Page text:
HOME Theatre, Manchester; Wednesday 23rd October, 2019
Two years ago, writer, director and performer Javaad Alipoor dived deep undercover into the darkest corners of the internet in a bold quest to understand what was driving the online radicalisation of young men.
Rich Kids: A History of Shopping Malls in Tehran is the second part of what will eventually become a theatrical trilogy – one which seeks to assess the impact of humanity’s head-first tumble into the digital age.
Just as his first show encouraged the audience to use their mobile phones – in that case a live WhatsApp group which kept receiving mysterious, menacing messages from a jihadi recruiter – Rich Kids also operates as an interactive spectacle, this time making use of Instagram.
With more than a billion active users and a software architecture heavily biased towards the sharing of photos and videos, Instagram is undoubtedly the place where young people go to show off.
Some, it seems, are able to show off a lot more than others. Javaad reveals how the hashtag #RichKidsOfTehran brings up a small but very conspicuous cohort of Tehran tearaways who evidently seem to spend all of their days drinking champagne at pool parties and driving Porsches between shopping malls.
The underlying political landscape in which these young people of the plush northern suburbs of Tehran are operating is fascinating, and is easily the hardest-hitting part of this show.
Both Javaad and his co-presenter Peyvand Sadeghian repeatedly allude to just how extraordinarily distasteful and corrupt the situation is. Not only are these rich kids flaunting it while the nation buckles under the weight of sanctions and economic isolation, they are literally the children of the very individuals who rose to power on an anti-corruption agenda back in the day. Iran’s prophets of righteousness seem to have spawned children who are now brazenly indulging in the very same sins that the parents insisted required a full revolution in order to defeat.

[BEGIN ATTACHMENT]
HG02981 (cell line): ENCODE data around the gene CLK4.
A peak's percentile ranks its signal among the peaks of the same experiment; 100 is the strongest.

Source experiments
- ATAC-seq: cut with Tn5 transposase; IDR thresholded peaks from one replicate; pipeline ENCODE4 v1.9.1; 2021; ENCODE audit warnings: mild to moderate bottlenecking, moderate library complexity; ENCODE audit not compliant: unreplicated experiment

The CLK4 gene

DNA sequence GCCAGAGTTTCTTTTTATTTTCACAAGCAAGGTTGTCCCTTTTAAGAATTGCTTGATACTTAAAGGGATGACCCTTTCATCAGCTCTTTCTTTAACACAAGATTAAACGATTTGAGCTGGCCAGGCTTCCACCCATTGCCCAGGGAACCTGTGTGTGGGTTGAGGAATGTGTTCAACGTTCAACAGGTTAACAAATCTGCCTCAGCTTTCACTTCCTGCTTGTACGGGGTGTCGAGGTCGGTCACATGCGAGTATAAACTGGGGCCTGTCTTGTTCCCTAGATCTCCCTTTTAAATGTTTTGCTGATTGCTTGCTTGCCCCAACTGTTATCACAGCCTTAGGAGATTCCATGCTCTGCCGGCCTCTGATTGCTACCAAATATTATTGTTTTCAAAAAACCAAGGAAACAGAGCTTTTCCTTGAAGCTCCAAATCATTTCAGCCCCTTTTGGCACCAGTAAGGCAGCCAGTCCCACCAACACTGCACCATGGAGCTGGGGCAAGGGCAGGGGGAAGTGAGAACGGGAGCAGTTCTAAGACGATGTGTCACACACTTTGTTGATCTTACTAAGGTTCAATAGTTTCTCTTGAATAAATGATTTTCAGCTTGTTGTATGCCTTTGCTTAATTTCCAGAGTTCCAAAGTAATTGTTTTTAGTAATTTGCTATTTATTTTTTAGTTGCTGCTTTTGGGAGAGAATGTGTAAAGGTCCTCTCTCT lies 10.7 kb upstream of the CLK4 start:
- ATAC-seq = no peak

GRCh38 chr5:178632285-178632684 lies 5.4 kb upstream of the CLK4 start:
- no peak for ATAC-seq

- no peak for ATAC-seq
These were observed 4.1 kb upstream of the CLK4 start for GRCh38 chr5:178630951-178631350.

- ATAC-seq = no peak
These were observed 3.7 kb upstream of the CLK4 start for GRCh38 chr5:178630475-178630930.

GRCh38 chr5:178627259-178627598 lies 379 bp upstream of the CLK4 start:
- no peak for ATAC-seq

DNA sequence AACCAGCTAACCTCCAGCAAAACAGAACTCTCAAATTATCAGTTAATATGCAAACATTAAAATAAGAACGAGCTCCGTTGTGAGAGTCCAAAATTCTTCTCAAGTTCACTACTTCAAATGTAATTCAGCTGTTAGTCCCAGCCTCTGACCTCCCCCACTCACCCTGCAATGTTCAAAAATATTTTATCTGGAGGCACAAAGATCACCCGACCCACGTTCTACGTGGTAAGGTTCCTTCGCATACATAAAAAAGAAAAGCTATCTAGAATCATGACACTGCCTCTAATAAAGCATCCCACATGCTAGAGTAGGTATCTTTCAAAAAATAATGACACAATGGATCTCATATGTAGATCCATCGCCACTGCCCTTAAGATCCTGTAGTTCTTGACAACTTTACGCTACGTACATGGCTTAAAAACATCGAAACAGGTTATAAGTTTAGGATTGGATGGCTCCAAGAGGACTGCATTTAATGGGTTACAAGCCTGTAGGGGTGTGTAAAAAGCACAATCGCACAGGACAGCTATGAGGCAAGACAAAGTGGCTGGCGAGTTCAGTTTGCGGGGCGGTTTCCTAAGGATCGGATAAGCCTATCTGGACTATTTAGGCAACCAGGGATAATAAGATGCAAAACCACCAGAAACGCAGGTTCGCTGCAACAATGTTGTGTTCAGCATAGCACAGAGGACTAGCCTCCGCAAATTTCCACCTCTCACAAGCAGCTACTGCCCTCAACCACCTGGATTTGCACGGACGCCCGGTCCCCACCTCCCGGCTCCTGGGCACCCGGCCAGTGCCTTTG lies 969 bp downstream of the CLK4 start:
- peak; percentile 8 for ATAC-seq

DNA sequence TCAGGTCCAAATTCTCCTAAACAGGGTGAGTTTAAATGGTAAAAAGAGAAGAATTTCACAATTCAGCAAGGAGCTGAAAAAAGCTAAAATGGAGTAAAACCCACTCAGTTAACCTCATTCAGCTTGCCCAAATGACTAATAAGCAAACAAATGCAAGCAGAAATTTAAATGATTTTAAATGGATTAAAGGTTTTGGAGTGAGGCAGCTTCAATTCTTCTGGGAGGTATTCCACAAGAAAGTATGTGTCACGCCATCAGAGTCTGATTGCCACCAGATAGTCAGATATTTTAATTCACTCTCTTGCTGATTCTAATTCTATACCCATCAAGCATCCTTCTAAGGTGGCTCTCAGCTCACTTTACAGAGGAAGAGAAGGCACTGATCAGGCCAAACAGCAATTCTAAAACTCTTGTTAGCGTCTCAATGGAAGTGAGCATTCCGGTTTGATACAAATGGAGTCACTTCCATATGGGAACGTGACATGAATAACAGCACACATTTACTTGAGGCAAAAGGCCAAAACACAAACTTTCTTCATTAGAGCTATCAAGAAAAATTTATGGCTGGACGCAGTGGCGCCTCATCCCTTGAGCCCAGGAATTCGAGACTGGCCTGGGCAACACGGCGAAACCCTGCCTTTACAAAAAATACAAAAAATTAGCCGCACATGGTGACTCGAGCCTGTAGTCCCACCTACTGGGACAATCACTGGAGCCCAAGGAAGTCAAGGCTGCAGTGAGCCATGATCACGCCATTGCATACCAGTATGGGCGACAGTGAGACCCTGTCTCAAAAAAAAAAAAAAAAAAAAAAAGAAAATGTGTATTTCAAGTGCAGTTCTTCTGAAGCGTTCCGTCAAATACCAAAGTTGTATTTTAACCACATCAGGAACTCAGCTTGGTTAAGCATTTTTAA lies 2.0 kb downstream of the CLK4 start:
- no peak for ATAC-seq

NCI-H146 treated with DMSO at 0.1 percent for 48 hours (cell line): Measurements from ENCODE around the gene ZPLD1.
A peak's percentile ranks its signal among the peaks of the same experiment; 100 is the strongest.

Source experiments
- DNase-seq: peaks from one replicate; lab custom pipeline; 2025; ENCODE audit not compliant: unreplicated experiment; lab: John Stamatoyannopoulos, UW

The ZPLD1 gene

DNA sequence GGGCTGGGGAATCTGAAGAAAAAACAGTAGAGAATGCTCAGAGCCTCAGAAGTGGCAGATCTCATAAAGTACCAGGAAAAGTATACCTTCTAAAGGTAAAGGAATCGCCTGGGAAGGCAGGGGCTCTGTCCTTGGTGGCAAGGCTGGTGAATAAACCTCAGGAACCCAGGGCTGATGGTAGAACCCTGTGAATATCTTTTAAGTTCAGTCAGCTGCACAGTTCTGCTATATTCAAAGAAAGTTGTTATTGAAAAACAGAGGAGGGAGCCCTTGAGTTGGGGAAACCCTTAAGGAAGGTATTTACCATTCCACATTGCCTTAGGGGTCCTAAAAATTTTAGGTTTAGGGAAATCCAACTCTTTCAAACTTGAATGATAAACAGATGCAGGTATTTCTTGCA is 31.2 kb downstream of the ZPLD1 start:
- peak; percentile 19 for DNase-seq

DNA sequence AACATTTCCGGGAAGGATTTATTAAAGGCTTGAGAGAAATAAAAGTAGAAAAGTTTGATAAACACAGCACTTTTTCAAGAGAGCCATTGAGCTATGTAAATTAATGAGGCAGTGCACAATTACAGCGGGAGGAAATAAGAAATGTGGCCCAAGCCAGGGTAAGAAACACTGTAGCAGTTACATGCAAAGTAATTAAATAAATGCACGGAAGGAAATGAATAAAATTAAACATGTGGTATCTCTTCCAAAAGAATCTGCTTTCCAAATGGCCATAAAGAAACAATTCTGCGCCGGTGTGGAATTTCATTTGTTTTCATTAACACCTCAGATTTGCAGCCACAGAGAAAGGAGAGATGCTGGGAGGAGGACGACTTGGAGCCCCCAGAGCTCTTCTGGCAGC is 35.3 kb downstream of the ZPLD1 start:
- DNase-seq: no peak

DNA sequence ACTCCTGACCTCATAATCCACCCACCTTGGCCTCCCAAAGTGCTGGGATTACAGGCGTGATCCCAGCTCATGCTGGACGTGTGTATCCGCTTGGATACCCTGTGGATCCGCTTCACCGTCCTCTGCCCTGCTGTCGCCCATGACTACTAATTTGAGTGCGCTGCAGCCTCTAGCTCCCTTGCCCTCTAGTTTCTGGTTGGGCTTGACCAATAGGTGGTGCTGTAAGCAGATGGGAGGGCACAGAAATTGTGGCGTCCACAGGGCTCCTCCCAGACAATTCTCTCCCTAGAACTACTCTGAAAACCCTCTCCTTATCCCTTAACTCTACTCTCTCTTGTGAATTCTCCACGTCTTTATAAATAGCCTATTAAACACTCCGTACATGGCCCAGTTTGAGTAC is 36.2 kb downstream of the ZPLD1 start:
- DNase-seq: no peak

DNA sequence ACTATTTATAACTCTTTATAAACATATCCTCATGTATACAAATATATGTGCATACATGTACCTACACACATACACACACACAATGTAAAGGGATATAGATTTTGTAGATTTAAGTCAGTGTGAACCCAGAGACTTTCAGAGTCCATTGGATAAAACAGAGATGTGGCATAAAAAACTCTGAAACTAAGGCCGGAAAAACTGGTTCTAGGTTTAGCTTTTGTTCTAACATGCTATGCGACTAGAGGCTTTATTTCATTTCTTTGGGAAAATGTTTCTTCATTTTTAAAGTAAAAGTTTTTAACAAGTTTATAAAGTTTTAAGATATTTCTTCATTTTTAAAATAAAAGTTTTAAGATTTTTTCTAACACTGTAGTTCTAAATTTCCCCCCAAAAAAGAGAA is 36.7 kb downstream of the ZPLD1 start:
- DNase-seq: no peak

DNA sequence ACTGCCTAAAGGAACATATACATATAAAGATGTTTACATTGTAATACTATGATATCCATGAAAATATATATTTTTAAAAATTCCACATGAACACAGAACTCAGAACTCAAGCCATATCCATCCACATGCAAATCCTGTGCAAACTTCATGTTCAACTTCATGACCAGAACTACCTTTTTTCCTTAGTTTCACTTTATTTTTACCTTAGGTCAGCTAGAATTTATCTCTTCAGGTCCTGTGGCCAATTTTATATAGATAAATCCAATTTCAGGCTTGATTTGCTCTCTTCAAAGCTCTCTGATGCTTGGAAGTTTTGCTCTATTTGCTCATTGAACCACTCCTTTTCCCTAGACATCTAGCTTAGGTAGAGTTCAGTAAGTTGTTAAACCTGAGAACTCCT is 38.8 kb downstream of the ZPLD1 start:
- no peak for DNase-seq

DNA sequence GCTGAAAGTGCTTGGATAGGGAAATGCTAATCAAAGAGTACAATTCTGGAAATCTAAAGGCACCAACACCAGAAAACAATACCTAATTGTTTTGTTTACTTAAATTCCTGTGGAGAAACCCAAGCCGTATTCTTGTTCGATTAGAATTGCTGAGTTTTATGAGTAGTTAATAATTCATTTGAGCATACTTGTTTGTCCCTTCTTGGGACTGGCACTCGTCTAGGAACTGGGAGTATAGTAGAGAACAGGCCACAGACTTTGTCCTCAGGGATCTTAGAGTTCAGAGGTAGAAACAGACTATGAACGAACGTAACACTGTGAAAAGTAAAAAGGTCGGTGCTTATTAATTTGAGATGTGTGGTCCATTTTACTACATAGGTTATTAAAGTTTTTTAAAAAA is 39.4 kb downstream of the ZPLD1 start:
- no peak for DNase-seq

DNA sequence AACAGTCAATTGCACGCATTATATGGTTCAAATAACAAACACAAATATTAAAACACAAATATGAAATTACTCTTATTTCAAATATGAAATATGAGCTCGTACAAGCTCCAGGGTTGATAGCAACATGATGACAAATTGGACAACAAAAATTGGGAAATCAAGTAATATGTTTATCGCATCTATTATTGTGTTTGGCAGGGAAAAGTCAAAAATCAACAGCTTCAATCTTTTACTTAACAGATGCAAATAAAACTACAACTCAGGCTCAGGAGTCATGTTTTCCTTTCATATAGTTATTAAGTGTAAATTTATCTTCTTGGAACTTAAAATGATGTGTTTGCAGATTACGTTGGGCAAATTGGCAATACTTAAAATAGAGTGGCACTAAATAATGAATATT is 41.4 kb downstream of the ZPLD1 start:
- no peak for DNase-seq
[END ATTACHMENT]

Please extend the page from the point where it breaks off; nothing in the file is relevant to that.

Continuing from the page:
As a show, Rich Kids is a mixture of documentary-style story-telling – with specific focus on one Instagram account that made headline news all over the world – interspersed with far more philosophical reasonings that ask all the right questions. Are we shocked because they’re Iranian? Is it ok for other rich kids to enjoy their wealth? Isn’t it true that we all want that lifestyle, but that none of us are willing to accept the spectacle of seeing others living it?
Rich Kids: A History of Shopping Malls in Tehran is ultimately a show about digital culture and consumerism. The interactive use of Instagram during the performance felt significantly detrimental, not enough theatricality was being added – if anything, it made it worse as the growing tension of the story kept getting interrupted for brief glances at content on a mobile phone which was actually fully available / repeated on stage anyway.
Despite this there is something very clever about the way in which Rich Kids stirs up a deep sense of emotional anger. The show is primarily a deeply profound attempt to interpret what are clearly extravagantly decadent levels of corruption, but most of social media (and Instagram particularly) is just people showing off anyway, it’s something that we all do, the digital age has surely just accelerated that arms race and we’re all now just trying to find our place in the pecking order?
The very vast majority of us are nowhere near the top and never, ever will be. That seems to be the most shocking and unpalatable scandal of all.
Photography: Peter Dibdin
|Visual pleasure||Eighteen separate screens up on stage formed the set and made for an excellent presentation wall, didn’t seem to get used enough though, especially when the action kept getting repeatedly deferred onto the small screen.||3|
|Auditory pleasure||Some excellent compositions used throughout the show but unfortunately it all fell apart during the live Instagram feeds: from the audience perspective dozens of individual mobile phones began broadcasting a horrible, echoey feed, all of them out of sync – it became impossible to hear what was being said on stage. Definitely would’ve have been better without the live feed at all.||0|
|Architecture & Theme||The underlying subject matter is fascinating and the attempt to paint it onto a much wider canvas of history and science is impressive. But the incorporation of Instagram interactivity seemed to be added on rather than an intrinsically innovative feature of performance delivery.||3|
|Artistic delivery||Excellent delivery from both performers, working individually and together. Both conjured up the right mood in terms of anger, shock, contemplation, etc.||4|
|Overall impact||A fascinating show that generates strong emotions yet still asks many powerful questions that are uncomfortable to have to consider. Ultimately it feels like it could be a top-quality piece of theatre without any of the live Instagram interactivity, the material is already incredibly interesting, it just doesn’t need the insertion of live broadcasts and requests to look at photos on a phone which are being displayed on stage anyway.||3|
|0||Detrimental – This aspect of the performance was so bad that it made the overall experience worse|
|1||Weak – This aspect of the performance was poor|
|2||Adequate – This aspect of the performance was perfectly acceptable, though nothing special|
|3||Good – This aspect of the performance was above average, it pleased in some way|
|4||Excellent – This aspect of the performance was much better than normal, it was impressive|
|5||Awe-inspiring – This aspect of the performance was exceptional, new boundaries were pushed.|